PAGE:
It was a great joy for me to translate for my son Ashley and grandson Austin who gave a word in the Gospel, and ministry, followed a time of singing. Lunch was then served, and a group picture taken.

We visited a number of other assemblies during our second week. One of these was a place called La Salud 40 Kms. from Havana. La Salud is an agricultural area, where they grow sugar cane. The work in La Salud was established by David Adams during the years, 1938 to 1940. George Walker and his family also worked and laboured there until 1961 after which all the missionaries were forced to leave Cuba. The oldest brother, who was there from the start of the work, Cilvano Fleitas age 83, died recently. We also met Francisco Estevez (a self supporting worker who has spent 25 years in the work in this area and who also lives in La Salud.) His father, now with the Lord, was an elder in that assembly. About 45 attend regularly.

Gospel Hall in La Salud, Cuba

From La Salud, we continued on to Gabriel, a town of about 2000 inhabitants. We arrived at the home of brother Alfredo Capote and his wife Maria. Gabriel is about 50 kms from Havana. Capote, as he is called and his wife and family gave us a great welcome. They had invited us for dinner and what a feast they had prepared. After dinner we sat around the table and shared many stories together; we sang for a long time. It was really encouraging to see how these Christians love to sing.

The assembly in Gabriel, Cuba

At the time of the revolution in 1960 around forty young people from different Evangelical churches, and three from the assembly in Gabriel were rounded up and sent to a "forced labour detention camp." Capote was one of them. They were taken by rail, in box cars, on a journey of 23 hours to the other end of Cuba, where they were incarcerated for seventeen months, before being released. Brother Capote's best friend during the ordeal was a Baptist fellow his own age, Alberto Gonzales who years later wrote a book, describing their experience. The book is entitled "Dios No Entra Mi Oficina" ("God does not Enter my Office"). It has been translated into English and is now available through "Amazon. com". Capote told us, that all of the five guards that rounded them up from the town of Gabriel, came to a very bad end. They all died a most agonizing death and were despised by the people of the town.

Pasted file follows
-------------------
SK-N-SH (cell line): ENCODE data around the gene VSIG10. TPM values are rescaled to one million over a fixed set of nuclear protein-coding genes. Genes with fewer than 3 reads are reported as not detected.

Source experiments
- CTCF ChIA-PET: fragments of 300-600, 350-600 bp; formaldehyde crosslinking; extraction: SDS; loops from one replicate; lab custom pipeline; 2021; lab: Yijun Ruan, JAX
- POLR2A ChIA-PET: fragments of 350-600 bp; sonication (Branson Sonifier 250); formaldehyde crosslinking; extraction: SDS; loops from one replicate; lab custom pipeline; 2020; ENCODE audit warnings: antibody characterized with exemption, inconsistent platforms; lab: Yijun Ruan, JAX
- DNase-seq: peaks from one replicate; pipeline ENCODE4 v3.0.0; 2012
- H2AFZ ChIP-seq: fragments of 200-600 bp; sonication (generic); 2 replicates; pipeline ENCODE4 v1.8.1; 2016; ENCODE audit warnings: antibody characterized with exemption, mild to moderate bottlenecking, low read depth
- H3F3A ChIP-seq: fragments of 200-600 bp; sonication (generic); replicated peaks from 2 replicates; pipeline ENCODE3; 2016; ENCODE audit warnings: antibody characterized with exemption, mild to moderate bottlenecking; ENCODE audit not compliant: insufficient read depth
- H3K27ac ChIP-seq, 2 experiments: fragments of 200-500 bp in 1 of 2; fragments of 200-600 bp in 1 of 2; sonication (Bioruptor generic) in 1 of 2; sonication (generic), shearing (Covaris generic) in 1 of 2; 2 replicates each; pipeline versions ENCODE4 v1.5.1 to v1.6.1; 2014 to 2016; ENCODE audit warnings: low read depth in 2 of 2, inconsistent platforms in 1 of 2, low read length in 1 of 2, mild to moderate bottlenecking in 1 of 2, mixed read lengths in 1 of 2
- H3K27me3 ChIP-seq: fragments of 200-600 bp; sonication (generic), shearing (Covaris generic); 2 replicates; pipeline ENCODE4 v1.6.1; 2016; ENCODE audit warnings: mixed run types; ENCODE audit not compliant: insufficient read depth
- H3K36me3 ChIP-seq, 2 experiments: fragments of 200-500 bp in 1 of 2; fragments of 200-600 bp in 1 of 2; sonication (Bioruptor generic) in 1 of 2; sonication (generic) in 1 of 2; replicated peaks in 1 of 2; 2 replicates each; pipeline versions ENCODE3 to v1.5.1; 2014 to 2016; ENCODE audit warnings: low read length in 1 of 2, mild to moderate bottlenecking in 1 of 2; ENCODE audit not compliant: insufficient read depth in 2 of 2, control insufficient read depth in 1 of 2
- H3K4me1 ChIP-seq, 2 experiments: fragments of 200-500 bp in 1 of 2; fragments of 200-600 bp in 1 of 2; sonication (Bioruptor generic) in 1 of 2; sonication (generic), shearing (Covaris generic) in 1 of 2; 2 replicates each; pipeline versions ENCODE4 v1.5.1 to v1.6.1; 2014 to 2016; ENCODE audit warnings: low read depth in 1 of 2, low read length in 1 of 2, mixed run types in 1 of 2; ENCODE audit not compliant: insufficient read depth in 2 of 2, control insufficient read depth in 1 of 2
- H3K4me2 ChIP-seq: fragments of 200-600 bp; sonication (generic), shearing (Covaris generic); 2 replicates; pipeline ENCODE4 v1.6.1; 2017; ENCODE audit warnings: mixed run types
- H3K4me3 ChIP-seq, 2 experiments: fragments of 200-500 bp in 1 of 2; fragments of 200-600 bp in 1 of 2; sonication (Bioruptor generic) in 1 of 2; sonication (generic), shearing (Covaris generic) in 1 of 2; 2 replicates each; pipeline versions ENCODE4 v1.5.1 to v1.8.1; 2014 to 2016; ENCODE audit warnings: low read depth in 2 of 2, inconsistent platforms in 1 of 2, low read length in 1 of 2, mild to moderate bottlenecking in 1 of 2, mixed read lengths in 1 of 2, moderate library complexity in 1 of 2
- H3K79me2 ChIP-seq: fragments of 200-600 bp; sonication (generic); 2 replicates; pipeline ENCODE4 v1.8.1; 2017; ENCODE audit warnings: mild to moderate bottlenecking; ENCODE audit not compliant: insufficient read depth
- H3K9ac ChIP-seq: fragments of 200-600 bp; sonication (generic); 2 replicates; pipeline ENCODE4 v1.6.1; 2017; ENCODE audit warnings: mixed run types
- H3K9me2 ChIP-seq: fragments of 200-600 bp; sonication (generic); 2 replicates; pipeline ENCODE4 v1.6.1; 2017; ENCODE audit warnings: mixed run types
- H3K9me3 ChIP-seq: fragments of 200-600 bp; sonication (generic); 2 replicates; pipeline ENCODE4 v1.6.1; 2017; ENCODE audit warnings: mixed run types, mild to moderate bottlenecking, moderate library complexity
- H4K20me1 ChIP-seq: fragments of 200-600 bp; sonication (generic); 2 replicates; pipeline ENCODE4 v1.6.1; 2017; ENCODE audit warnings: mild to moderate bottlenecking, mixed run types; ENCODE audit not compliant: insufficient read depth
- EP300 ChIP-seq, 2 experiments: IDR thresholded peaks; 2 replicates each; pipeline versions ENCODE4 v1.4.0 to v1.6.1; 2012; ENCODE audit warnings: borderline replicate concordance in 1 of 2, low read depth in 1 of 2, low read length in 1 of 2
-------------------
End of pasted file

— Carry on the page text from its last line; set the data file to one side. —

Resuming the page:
The Gospel has flourished in Gabriel and they expect to baptize four new believers in the very near future. The afternoon we were there, the brethren arranged a meeting, as brother Luis did not want to drive back to Havana at night in the dark, due to recent eye surgery. Yet in spite of the time change for the meeting, 36 gathered for fellowship, singing and ministry. They have a very nice Gospel Hall.

On the Friday, of the second week of our visit, two brethren came to Havana which is a three hour journey (about 180 Kms) from Pinar del Rio, to take us to visit the assembly there. When we arrived in Pinar, they had arranged a Welcome meeting for us. Brother Ivan, a full time worker in Pinar who is well informed, well read and keeps in touch with assembly brethren in different places was very happy to see us.

Jean with three sisters in Pinar del Rio, Cuba

This part of Cuba has not changed much since I960 when David and Agnes Adams lived there. We stayed in the very house, where they lived; my wife Jean and I occupied the actual room that housed the printing press in those early days. Life goes on much as it did, back then. The next morning we awakened to the sound of roosters crowing, and the galloping sound of horse drawn buggies on the road adjacent to the house.

While in Pinar del Rio we met a number of older believers, that remember the days when missionary brethren worked and laboured in Cuba before the Revolution. Brother Pedro Flores, now 85 was a young man of 18 who worked with David Adams in the print shop and also knew Doug and Kay Reid, during the years they spent in Pinar del Rio. He remembered when he and brother Doug Reid travelled with the Gospel through many towns and country places before they were forced to leave. In those days the Reid's lived in a trailer as they went from town to town with the Gospel. We also saw the house where they lived in Pinar del Rio after brother Arnold Adams and his wife moved East in Cuba.
At the end of the breaking of bread meeting, on the Lord's day that we were in Pinar, brother Ivan Hernandez gave everyone in fellowship five or six tracts each, to distribute during the following week as they continue to spread the good news to others.

Do pray for the assemblies in Cuba.
They are worthy of our support,
as they continue to reach out with the Gospel.


Spring 2015
Written by T. S. Ashley Milne - CUBA